"I am human, like other men… I will not be cheated of my happiness!" proclaims Erik the Phantom, long velvet cape swirling and eyes blazing. Although he doesn't look altogether human, this bizarre burn-victim isn't a ghost at all. In fact, the corporeal body aspires to hold and possess the love of a beautiful woman he's admired from afar — and the luminous, innocent understudy Christine Daae (Mary Philbin) soon finds herself held in his ghoulish, gothic Paris underground lair, fallen prey to his creepy, charred charms.
While there have been many versions of "the celebrated Gaston LeRoux novel" brought to the big screen (let's just forget the Gerard Butler flick altogether), this is the definitive. So beautifully shot and so romantically wrought, Phantom of the Opera is a devilish delight from beginning to end as the cast within the cast reenacts Gounod's Faust and finds their own souls sold.
This film, along with The Cabinet of Dr. Caligari, Nosferatu, and Island of Lost Souls is among the very best of the horror classics and to see it restored, along with some amazing new symphonic scores, is an absolute treat. Directed with a heavy but assured hand by Rupert Julian, star Lon Chaney, also known as "The Man of 1000 Faces" shows off the most famous one here, having designed the still-horrifying makeup himself (willingly wearing wires to hold his nostrils open and anchored at his ears, plus chemical drops endured to dilate his pupils, and yet more).
Chaney's performance, while certainly histrionic by today's standards (no, wait… I just saw Nicolas Cage being even more unrestrained in Trespass), is believable. While Christine doesn't seem sexy enough to risk lives and limbs for, one must bear in mind this was an era in which "a glimpse of stocking" was still "quite shocking." Besides, it's her sweet singing voice Erik falls for. He falls hard, campaigning to have her brought center stage with a series of threatening letters and an escalating succession of catastrophes until finally, Christine is made prima donna.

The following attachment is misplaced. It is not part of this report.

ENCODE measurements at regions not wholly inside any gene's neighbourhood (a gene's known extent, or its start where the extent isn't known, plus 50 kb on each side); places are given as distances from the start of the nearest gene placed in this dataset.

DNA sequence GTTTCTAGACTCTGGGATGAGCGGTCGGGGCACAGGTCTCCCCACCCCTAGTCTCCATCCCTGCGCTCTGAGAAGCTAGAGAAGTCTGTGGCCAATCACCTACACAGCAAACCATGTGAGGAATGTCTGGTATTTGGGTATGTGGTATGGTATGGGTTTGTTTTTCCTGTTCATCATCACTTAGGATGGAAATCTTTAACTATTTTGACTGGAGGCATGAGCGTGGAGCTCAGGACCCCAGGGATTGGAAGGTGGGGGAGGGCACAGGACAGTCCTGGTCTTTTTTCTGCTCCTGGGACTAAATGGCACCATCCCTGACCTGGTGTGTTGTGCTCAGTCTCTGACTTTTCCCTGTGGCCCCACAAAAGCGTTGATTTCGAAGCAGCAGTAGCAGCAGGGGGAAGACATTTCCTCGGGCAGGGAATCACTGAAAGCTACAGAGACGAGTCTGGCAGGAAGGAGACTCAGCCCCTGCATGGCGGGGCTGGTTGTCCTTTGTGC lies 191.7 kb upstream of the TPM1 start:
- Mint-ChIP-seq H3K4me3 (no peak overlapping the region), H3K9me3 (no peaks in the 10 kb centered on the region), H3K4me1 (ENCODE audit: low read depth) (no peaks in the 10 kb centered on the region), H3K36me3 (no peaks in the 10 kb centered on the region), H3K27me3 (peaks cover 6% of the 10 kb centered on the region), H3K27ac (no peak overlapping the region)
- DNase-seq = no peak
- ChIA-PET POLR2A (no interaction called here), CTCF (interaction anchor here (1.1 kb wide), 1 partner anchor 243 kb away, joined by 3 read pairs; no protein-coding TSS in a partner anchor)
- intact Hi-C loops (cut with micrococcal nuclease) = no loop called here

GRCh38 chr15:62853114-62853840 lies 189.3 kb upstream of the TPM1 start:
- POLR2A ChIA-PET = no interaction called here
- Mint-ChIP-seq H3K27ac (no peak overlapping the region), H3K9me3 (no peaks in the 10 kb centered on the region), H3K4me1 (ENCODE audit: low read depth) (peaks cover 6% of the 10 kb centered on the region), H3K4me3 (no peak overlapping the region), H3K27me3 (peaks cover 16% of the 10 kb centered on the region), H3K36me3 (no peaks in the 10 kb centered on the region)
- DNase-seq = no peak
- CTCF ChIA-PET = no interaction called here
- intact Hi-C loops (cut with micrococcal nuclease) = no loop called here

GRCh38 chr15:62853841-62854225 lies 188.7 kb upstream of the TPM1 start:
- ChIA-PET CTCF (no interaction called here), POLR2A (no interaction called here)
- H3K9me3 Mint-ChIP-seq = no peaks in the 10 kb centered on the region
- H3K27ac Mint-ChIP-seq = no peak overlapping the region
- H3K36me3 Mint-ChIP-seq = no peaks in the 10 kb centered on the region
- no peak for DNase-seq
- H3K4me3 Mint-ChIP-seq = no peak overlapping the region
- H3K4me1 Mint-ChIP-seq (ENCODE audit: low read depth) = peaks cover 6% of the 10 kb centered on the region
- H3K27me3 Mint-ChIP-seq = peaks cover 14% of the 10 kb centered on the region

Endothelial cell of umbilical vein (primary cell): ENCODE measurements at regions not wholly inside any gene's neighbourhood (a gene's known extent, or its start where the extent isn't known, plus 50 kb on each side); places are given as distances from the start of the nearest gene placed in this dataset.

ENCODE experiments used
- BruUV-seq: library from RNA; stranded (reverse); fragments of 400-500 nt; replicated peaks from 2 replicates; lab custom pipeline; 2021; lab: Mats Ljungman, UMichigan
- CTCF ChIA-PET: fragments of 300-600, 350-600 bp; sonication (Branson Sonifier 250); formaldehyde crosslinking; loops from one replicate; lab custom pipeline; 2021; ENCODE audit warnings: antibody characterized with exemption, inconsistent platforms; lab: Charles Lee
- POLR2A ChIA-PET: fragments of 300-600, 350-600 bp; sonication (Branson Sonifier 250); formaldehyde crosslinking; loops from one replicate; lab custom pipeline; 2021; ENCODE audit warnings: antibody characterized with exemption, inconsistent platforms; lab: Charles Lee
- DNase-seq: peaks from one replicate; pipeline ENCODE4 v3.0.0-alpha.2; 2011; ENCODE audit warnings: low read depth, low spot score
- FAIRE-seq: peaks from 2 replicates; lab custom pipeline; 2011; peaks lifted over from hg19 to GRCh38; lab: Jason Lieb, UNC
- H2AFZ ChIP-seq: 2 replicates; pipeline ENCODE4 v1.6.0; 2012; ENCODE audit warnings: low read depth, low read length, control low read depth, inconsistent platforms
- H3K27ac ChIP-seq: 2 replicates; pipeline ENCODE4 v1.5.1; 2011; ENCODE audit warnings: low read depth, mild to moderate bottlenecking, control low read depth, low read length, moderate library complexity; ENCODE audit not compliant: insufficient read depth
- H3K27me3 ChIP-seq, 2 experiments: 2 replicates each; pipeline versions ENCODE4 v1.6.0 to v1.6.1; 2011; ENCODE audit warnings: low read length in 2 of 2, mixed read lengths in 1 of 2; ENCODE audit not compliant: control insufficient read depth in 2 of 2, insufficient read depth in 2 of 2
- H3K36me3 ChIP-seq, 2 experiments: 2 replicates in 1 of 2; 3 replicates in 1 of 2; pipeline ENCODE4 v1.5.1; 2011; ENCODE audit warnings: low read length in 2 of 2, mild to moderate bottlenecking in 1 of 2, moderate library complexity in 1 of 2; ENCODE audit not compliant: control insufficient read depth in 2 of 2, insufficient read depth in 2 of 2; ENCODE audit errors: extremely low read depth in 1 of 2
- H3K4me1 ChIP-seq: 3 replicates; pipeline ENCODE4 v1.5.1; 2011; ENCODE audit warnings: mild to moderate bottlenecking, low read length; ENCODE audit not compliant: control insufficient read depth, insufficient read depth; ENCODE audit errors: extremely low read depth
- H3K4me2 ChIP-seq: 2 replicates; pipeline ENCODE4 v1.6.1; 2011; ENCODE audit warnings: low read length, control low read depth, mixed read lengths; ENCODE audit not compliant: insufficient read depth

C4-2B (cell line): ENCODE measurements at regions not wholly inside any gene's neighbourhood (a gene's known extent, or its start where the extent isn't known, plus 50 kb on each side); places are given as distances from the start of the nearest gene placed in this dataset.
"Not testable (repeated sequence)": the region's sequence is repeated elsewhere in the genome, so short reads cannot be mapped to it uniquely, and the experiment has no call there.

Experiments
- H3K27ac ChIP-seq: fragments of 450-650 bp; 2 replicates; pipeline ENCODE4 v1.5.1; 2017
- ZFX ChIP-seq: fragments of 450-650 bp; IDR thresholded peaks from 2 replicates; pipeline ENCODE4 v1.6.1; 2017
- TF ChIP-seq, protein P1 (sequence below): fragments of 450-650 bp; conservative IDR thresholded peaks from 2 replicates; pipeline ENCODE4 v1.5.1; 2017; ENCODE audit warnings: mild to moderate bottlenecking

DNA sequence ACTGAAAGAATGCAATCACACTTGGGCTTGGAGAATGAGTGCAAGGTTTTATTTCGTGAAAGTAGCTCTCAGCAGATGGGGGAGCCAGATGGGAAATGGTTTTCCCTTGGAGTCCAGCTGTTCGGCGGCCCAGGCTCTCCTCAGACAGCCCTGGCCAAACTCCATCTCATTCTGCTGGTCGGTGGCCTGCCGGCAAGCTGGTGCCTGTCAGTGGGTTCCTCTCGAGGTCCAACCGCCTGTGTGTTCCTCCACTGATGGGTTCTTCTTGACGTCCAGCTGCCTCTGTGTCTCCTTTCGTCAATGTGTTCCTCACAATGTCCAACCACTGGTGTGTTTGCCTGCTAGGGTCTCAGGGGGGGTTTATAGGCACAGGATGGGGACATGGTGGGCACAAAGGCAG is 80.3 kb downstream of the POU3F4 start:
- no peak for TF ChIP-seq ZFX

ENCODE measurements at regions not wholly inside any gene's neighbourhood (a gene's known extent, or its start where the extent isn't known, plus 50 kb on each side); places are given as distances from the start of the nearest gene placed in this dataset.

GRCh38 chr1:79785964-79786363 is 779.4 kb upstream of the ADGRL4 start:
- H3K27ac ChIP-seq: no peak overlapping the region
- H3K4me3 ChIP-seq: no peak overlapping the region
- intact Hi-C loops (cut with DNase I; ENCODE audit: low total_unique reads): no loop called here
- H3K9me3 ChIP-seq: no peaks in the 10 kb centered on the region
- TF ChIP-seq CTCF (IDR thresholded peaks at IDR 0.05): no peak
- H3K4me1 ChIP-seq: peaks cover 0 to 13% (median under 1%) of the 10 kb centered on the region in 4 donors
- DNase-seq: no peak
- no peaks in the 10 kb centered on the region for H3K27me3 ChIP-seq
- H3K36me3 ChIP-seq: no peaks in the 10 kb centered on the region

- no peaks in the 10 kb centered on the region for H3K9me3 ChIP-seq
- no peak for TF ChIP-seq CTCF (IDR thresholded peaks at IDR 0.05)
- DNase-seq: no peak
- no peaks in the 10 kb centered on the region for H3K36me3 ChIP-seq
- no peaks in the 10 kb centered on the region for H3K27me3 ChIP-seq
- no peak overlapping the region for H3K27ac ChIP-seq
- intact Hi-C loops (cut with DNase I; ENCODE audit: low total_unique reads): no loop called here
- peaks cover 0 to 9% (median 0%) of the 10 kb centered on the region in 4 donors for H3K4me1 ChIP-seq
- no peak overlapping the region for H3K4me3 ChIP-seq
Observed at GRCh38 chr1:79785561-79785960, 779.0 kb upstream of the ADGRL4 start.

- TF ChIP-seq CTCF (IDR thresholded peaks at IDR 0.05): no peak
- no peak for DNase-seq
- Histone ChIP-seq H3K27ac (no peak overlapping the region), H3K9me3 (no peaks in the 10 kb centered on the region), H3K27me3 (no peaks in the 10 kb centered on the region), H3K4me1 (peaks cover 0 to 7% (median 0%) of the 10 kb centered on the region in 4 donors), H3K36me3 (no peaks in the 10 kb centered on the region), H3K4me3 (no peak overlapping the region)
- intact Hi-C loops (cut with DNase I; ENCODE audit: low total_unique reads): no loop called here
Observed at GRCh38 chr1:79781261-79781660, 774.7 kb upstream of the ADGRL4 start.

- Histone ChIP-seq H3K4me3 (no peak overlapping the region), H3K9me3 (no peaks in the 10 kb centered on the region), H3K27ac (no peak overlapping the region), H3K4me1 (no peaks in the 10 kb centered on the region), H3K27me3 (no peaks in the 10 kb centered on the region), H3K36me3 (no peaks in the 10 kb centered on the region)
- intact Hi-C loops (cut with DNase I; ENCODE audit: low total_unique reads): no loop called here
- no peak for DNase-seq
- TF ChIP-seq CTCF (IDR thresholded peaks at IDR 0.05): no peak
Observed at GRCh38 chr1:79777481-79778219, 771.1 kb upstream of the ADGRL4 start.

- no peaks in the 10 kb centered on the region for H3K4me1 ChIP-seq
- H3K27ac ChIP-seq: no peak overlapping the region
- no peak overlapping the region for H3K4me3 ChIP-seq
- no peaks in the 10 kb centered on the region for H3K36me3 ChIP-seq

While the intimate, twisted romance is at the heart of the story, there are many breathtakingly flamboyant scenes featuring a flurries of extras. Perhaps the most ambitious is the panic in the opera after a gigantic crystal and glass chandelier falls onto the audience, sending a sea of terrified patrons out into the night. In another scene, the moat stocked by seepage from the Seine and surrounding the catacombs is drained after Christine is forced to make a horrible choice by the phantom, and water is trumped by oceans of fire.
And then there are the tiny moments, those of dancing ballerina shadows playing against walls of light, nuanced glances, and handcrafted set pieces, that make The Phantom of the Opera a true cinematic classic. Masking and unmasking, at grand balls and in the bowels of the catacombs, play strong parts as juxtaposed against the macabre and grand horror of it all as more and more people die in the name of Erik's irrational fixation.
Shifting from stark black and white, to warm sepia tones, and pops of red and soft pinks in the hand-colored tinted sequences, The Phantom of the Opera never rests. The new score, performed by Alloy Orchestra (in the one version I have watched, so far) is beautifully done, true to the era but without sounding at all stodgy or dated.
Believe it or not, this is the first time Phantom of the Opera has been put on Blu-ray. Put out by Image and produced by renowned silent film authority and preservationist David Shepard, The Phantom of the Opera disc contains the following:
1) Brand-new HD digital transfer of the 24fps version of 1929 reissue (Academy Aspect Ratio) from the 35mm negative, with tinted sequences including the Bal Masque sequence in two-strip Technicolor. Featuring a brand new music score by Alloy Orchestra, plus Gaylord Carter's famous theatre organ score, released for the first time in stereo.
2) Brand-new HD transfer of 20fps version of 1929 reissue with tinting, Technicolor and hand-coloring. Symphonic score composed by Gabriel Thibaudeau, performed by I Musici de Montreal, conducted by Yuri Turovsky with Claudine Cote, soprano presented in stereo, along with a new full-length audio essay by Dr. Jon Mirsalis.
3) Standard definition presentation of the original 1925 release from a 16mm tinted source copy. Accompanied by a new piano score by Dr. Frederick Hodges.
The Phantom of the Opera also contains the following bonus features:
* Theatrical trailer
* Photo Gallery
* The Complete Phantom of the Opera Script
* Phantom Souvenir Program Reproduction
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Reviewed by Staci Layne Wilson